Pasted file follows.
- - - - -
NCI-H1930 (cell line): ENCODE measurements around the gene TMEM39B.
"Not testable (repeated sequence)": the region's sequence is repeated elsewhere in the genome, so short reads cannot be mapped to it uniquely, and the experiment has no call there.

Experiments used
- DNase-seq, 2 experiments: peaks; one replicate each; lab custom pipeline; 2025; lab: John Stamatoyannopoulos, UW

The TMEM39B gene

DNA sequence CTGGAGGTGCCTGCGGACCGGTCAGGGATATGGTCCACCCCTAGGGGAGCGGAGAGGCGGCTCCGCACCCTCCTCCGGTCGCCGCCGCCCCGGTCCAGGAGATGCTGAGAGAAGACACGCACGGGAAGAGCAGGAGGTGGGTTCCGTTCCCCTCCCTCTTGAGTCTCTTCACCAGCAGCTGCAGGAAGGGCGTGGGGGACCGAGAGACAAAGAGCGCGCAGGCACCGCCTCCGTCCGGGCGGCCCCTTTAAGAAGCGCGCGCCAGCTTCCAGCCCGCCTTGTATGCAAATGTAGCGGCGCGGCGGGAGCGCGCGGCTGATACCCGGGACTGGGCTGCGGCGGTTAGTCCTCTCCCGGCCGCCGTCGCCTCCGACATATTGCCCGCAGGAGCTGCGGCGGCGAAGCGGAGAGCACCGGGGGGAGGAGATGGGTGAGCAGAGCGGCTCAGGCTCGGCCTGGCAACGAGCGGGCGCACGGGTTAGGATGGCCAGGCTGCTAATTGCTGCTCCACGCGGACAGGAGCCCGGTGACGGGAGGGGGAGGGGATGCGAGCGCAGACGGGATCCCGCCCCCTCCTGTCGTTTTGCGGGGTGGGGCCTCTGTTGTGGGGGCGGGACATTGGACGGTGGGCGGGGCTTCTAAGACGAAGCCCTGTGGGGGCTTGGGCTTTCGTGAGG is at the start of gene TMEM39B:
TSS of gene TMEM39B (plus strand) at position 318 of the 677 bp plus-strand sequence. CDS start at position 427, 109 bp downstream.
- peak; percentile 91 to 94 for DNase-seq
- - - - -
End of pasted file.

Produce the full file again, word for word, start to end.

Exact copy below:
NCI-H1930 (cell line): ENCODE measurements around the gene TMEM39B.
"Not testable (repeated sequence)": the region's sequence is repeated elsewhere in the genome, so short reads cannot be mapped to it uniquely, and the experiment has no call there.

Experiments used
- DNase-seq, 2 experiments: peaks; one replicate each; lab custom pipeline; 2025; lab: John Stamatoyannopoulos, UW

The TMEM39B gene

DNA sequence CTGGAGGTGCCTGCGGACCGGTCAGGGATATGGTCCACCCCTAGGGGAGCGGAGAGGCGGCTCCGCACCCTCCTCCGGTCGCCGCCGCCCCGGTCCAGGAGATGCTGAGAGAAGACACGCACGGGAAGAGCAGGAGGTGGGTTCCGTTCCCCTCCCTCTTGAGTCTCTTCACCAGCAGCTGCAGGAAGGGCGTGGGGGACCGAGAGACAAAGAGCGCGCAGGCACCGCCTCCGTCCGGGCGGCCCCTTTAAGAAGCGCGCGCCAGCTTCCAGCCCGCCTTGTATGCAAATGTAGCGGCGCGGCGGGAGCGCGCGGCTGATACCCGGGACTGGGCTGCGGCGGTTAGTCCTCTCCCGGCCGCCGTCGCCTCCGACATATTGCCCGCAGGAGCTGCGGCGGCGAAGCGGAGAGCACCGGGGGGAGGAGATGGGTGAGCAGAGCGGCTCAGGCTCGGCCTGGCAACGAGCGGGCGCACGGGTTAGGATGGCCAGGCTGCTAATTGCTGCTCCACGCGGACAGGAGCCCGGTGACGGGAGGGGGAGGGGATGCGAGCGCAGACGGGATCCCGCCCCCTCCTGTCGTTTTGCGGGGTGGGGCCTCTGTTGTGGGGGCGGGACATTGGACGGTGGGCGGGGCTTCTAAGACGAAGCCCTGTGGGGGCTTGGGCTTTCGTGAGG is at the start of gene TMEM39B:
TSS of gene TMEM39B (plus strand) at position 318 of the 677 bp plus-strand sequence. CDS start at position 427, 109 bp downstream.
- peak; percentile 91 to 94 for DNase-seq